Thanks to the company's fake-accounts scandal and other ongoing issues, Wells Fargo's (NYSE:WFC) first-quarter earnings report was easily the worst among the big four U.S. banks. How long will the bank's poor performance continue, and will management be able to turn things around?

A full transcript follows the video.

This video was recorded on April 16, 2018.

Michael Douglass: Let's, of course, talk a little bit about the problem child of the bunch, which is Wells Fargo. Not as great of a quarter for them.

Matt Frankel: No. And they had some of the same benefits, they had tax reform working in their favor. But, generally speaking, Wells Fargo is not doing that great right now. A lot of investors originally thought that when they had their big fake accounts scandal over a year and a half ago now, that that was going to be a quick, temporary thing. And I was actually hoping it would be, as well. But since then, a few other scandals have come to light. The bank is uncertain how that's going to affect their bottom line. They just put out a big statement in their earnings report that these results may not be the real results, depending on the outcome of certain legal matters. And on top of that, the Federal Reserve says Wells Fargo can't grow past their asset level at the end of 2017.

So, from an investment thesis perspective, they're not even in the same ballpark as the other ones, for the time being. And you're seeing the public distrust caused by the scandals affecting their numbers. Their revenue actually fell year over year. Their net interest income fell year over year, which is really alarming in a time of rising interest rates. Their net interest margin actually dropped by three basis points. Their deposits went down. That means people are pulling their money out of Wells Fargo. I mean, less than 1%, but still, at a time when everyone else's is going up by 3-5%, this is a big deal. Their loan portfolio dropped by 1%. They're the least efficient out of the big four banks by far with about a 65% efficiency ratio.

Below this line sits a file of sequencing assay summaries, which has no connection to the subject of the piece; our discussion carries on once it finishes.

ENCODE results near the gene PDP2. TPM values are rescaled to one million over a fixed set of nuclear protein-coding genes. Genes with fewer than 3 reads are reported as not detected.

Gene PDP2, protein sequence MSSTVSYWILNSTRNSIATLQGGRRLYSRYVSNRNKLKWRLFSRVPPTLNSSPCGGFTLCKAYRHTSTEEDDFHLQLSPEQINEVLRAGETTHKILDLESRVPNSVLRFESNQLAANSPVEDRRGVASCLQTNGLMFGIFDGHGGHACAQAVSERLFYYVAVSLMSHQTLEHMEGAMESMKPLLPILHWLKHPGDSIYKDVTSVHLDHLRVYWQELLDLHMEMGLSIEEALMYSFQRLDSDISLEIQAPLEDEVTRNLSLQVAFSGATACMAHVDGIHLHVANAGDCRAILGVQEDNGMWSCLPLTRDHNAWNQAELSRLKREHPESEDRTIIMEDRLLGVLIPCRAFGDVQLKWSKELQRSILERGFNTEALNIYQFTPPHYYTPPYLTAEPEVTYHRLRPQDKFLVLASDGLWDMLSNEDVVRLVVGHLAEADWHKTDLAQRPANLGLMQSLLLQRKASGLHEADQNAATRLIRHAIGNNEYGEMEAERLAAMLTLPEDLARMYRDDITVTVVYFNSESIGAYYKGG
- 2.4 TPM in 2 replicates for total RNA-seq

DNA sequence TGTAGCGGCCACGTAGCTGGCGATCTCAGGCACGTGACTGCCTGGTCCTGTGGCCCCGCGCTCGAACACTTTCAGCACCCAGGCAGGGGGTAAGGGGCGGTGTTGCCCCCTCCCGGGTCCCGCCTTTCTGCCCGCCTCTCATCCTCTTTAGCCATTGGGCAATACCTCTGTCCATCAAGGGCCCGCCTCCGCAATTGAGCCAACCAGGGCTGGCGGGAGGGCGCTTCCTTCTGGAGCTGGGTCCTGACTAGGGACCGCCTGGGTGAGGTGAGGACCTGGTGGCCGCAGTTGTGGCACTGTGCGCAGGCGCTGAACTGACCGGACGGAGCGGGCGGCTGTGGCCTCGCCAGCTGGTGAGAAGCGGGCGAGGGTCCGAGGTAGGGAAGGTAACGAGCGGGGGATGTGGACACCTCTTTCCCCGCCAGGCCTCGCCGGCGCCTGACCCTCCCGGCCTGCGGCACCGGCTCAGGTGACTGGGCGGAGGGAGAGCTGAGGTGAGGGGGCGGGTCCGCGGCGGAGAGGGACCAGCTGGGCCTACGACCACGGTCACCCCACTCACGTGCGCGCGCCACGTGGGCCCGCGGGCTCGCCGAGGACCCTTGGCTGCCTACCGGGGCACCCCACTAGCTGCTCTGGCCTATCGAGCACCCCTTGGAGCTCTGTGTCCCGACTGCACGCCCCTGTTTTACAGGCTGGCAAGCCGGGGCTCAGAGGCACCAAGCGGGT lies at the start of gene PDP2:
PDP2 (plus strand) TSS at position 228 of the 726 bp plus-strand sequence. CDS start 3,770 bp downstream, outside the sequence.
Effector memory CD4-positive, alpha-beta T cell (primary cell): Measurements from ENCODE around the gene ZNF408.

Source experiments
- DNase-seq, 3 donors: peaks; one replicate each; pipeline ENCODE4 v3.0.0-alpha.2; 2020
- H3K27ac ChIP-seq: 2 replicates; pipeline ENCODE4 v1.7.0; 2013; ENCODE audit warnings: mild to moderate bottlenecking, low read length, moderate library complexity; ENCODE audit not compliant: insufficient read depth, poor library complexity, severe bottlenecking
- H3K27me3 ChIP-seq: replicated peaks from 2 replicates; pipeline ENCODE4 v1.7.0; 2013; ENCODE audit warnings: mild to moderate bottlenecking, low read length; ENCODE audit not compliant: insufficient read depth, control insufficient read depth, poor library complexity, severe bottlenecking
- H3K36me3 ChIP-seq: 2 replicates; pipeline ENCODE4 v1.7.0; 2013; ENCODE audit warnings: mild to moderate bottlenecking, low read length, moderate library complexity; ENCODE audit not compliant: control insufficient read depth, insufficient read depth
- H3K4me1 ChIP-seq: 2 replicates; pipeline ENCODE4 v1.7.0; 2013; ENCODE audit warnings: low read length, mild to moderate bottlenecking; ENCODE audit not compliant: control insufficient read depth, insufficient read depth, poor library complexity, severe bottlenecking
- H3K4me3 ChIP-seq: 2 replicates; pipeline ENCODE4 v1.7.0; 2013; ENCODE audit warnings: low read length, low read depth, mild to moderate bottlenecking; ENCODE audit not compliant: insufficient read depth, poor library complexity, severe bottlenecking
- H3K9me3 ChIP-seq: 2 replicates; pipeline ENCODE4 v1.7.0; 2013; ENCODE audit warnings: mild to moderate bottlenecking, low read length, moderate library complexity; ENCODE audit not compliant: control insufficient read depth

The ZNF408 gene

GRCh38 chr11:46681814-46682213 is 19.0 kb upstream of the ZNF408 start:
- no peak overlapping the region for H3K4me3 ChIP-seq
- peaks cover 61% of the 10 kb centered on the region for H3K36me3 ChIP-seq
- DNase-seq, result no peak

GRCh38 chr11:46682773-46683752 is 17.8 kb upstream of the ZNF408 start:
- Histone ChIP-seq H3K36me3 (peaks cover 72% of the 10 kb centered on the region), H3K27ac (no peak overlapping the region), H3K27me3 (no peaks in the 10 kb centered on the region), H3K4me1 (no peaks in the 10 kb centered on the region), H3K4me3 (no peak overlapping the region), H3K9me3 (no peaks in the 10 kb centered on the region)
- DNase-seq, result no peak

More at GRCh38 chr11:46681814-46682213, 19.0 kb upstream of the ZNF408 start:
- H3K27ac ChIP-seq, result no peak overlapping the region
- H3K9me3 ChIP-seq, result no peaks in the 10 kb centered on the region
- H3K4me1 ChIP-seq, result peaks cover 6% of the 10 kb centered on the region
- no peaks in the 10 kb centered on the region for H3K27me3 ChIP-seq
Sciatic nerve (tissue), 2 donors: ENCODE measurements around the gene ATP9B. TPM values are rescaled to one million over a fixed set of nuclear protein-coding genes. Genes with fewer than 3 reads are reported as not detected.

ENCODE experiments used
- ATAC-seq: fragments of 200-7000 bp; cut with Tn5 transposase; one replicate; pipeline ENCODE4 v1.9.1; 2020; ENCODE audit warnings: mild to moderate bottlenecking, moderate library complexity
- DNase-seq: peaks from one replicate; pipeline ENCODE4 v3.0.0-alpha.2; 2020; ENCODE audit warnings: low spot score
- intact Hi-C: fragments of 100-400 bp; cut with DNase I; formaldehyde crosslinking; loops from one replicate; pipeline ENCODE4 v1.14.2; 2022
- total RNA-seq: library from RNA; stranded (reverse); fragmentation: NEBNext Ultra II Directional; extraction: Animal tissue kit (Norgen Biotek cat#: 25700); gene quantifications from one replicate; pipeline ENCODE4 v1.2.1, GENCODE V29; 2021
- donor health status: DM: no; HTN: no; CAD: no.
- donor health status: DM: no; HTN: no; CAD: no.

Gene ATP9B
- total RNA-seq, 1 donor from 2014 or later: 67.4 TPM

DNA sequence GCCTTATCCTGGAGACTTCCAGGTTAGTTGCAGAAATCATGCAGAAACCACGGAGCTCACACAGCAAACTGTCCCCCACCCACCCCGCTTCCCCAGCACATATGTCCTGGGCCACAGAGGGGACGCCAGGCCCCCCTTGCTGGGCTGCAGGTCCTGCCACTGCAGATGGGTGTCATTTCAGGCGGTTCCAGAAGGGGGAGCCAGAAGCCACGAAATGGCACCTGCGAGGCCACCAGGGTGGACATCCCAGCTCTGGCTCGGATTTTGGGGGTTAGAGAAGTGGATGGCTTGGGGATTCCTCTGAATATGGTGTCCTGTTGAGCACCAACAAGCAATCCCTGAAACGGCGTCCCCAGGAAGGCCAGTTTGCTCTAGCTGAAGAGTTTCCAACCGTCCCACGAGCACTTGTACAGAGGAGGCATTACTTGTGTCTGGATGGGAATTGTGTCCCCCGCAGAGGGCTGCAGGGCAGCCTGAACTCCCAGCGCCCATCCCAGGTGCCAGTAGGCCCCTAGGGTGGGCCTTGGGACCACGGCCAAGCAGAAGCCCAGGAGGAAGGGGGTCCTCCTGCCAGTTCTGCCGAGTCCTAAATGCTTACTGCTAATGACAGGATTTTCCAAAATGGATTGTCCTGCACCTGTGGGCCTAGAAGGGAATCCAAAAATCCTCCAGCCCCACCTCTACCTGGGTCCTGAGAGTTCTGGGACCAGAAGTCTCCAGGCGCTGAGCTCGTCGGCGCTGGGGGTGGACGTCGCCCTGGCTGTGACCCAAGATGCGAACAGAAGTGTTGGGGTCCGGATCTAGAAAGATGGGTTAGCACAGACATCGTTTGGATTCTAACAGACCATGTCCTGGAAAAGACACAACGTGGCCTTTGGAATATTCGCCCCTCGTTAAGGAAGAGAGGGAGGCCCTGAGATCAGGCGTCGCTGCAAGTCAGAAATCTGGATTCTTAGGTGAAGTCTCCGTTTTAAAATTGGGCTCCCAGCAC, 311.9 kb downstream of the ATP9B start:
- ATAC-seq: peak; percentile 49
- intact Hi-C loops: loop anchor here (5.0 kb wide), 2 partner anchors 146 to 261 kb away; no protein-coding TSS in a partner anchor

Douglass: Which is a big reversal from the past.

Frankel: Oh, yeah. Wells Fargo for, I would say a period of over 10 years now, up until about 2017, was the most efficient, the most profitable of the big four banks. And that's not the case anymore. In most ways, I would say even Bank of America is looking a lot better than Wells Fargo right now, which a few years ago would have been a crazy statement. No one would have believed me for saying that. I wouldn't have believed me for saying that a few years ago.

And to be fair, they recognize completely that they're still in the early stages of turning the ship around. They know that they have a lot of work to do, and the new management seems pretty focused on doing it, it's just going to take a lot more time than it originally looked like, especially with all the mini scandals that are coming out, and the Fed's penalty, which is pretty unprecedented.

This article represents the opinion of the writer, who may disagree with the “official” recommendation position of a Motley Fool premium advisory service. We’re motley! Questioning an investing thesis -- even one of our own -- helps us all think critically about investing and make decisions that help us become smarter, happier, and richer.